But is that the real reason Billy Joe jumps of the bridge? The song gives no answer only vague clues.  In the movie the screenwriter must have come up with the homosexual panic angle because they needed a shocking revelation but the last time we see Billy alive he seems to be on way to dealing with his confusion about the incident.  Is Billy Joe gay or just confused?  There seems to be a missing scene- what happens when Billy goes home? Did he encounter someone else on the bridge that led to his death?  The idea that he killed himself because he got the girl pregnant sounds preposterous- I mean if anyone would have committed suicide it would have been her.  The filmmakers were only interested in doing a period doomed teen romance and not explore a more complex angle to the story.  It's interesting that Billy Joe's "rapist" is treated so sympathetically - we never see the act so we don't know if it was consensual- or if Billy Joe enjoyed it.  The implication is that he did enjoy it and realized that he was " one of those men" .  The story would make more sense if Billy Joe had fallen in love with another boy who rejected him and it drives him to commit suicide perhaps it might have been Bobby Lee's studly brother whose masculine beauty is very much on display.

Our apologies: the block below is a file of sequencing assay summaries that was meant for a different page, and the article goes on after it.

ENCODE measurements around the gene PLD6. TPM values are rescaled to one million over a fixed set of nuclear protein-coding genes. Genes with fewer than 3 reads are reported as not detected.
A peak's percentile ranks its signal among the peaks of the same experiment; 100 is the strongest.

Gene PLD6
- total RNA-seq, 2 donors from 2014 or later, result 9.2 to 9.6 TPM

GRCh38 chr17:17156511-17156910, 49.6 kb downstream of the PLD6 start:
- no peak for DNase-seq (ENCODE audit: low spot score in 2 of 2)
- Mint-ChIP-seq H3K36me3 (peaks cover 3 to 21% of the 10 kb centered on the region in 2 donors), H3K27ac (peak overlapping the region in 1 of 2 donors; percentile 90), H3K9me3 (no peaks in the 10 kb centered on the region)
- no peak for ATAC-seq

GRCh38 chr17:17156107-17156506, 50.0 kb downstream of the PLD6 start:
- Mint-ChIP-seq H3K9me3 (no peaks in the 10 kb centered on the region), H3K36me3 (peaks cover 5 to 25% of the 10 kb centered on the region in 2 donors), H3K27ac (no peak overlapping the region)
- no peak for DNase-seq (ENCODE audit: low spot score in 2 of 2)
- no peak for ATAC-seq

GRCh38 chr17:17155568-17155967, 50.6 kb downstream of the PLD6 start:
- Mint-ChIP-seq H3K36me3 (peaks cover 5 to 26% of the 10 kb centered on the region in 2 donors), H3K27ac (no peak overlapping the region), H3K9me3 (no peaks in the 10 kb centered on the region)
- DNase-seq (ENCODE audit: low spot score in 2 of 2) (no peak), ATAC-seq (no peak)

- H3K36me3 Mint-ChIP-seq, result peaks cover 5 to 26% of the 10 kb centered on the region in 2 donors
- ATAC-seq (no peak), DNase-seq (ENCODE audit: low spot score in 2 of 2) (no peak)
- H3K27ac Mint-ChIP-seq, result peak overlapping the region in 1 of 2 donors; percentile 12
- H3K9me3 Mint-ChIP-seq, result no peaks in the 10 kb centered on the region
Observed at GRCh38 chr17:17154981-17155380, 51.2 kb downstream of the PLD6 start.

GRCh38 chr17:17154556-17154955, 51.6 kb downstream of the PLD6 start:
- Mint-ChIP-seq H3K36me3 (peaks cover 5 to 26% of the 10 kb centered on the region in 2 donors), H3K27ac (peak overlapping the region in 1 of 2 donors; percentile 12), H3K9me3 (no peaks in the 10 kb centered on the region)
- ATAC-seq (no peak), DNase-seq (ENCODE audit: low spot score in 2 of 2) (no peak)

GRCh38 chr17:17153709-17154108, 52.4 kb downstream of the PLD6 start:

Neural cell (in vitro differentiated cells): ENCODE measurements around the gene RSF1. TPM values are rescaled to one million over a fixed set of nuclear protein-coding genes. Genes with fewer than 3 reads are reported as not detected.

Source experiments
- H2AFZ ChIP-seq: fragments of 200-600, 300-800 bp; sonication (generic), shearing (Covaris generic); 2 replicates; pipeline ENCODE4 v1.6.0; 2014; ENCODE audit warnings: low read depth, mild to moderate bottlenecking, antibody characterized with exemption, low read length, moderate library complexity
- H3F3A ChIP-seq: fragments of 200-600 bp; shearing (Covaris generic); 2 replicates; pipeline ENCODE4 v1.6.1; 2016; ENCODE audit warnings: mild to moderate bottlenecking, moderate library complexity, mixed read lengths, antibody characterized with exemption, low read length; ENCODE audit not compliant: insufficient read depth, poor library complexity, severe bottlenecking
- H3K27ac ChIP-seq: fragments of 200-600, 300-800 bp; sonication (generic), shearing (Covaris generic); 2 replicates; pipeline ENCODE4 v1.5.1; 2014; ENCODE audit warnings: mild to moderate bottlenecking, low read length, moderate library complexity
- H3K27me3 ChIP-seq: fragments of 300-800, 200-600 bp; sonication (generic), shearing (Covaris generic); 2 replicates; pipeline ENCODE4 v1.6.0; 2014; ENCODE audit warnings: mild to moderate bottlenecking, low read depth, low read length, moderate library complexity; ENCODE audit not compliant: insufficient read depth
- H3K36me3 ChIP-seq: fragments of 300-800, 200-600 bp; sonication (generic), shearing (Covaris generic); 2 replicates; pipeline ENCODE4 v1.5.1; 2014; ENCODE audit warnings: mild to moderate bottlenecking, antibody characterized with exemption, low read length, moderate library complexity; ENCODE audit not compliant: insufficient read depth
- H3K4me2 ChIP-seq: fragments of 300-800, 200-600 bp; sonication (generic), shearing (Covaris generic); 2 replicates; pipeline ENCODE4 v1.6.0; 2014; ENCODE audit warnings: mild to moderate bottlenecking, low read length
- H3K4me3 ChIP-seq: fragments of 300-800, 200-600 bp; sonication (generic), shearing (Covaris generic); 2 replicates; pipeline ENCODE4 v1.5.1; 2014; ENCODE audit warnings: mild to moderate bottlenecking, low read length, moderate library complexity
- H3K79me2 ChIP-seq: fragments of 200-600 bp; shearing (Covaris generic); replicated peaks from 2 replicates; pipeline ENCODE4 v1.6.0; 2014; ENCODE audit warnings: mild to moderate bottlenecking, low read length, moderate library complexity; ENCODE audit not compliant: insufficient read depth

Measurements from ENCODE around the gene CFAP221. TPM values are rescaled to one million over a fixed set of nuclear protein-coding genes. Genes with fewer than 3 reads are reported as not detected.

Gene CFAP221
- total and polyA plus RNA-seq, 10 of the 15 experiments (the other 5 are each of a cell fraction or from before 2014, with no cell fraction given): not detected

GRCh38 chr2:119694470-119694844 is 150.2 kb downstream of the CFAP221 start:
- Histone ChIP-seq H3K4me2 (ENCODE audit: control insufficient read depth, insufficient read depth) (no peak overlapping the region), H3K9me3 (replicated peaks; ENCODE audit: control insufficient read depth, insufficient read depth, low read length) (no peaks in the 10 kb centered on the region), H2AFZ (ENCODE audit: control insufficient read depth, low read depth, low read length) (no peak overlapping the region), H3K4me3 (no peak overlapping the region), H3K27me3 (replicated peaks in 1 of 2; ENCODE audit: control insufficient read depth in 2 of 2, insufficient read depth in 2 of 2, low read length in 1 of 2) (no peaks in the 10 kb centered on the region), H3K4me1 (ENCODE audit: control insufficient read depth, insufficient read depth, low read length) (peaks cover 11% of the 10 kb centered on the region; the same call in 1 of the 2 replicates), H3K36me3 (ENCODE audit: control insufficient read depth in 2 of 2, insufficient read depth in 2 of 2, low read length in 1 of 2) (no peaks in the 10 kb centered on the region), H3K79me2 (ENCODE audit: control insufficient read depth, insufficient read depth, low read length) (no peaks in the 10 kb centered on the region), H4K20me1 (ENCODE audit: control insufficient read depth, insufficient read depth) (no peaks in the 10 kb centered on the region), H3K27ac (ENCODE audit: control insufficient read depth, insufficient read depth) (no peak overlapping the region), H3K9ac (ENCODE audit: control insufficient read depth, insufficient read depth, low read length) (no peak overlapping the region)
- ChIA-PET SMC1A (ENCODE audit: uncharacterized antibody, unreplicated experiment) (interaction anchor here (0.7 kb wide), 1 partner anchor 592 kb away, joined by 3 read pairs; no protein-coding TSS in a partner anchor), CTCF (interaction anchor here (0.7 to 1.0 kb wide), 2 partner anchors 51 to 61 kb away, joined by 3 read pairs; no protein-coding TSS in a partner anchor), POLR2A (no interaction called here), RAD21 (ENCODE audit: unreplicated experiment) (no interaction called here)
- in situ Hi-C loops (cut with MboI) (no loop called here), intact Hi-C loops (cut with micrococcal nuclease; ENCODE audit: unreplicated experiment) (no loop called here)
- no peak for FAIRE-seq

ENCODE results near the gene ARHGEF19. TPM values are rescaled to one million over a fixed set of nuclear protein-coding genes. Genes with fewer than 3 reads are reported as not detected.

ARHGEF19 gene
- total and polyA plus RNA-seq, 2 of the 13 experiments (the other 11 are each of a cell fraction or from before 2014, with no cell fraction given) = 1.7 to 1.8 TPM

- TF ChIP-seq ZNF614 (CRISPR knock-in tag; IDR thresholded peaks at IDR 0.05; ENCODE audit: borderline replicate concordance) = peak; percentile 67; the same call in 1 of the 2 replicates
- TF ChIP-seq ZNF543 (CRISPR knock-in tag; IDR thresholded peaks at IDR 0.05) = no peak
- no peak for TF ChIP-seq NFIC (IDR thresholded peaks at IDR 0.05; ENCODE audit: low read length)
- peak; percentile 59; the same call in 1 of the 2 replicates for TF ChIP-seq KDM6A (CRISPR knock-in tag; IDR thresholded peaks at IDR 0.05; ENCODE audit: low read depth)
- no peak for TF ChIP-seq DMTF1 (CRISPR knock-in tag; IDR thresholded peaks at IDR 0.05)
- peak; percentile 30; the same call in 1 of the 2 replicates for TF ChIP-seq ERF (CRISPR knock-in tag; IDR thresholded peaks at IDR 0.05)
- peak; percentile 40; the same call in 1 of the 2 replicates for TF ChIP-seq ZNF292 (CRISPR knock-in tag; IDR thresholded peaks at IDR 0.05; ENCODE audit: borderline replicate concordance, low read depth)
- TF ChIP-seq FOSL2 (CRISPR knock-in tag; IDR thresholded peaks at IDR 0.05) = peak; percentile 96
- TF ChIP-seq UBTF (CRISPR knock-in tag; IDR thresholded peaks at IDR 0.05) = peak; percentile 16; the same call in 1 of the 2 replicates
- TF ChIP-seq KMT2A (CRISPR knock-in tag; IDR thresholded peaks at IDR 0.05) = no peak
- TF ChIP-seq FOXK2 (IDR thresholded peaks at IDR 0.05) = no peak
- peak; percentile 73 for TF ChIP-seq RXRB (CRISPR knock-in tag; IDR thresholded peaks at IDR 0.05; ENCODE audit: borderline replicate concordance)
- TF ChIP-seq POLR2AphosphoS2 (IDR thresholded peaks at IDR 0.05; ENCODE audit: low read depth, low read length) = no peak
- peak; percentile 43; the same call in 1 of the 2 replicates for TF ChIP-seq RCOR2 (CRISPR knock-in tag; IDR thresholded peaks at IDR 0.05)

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#7 rayban

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Posted 19 July 2017 - 05:48 PM

"Ode To Billy Joe" - 1976 - directed by Max Baer, Jr. -

 

Robby Benson killing himself by jumping off the Tallahatchie Bridge -

 

because he spent a night with James Best -

 

 

ode-to-billy-joe-2.jpg?w=584


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"I was born the day she kissed me.  I died the day she left me.  I lived a few weeks while she loved me." - Humphrey Bogart in "In A Lonely Place".


#8 jaragon

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Posted 27 June 2017 - 06:18 PM

Jane Powell as, according to the ads, "a cannibal princess" in Allan Dwan's next-to-last film, "Enchanted Island" -

 

s-l300.jpg

This should have been a musical


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#9 jaragon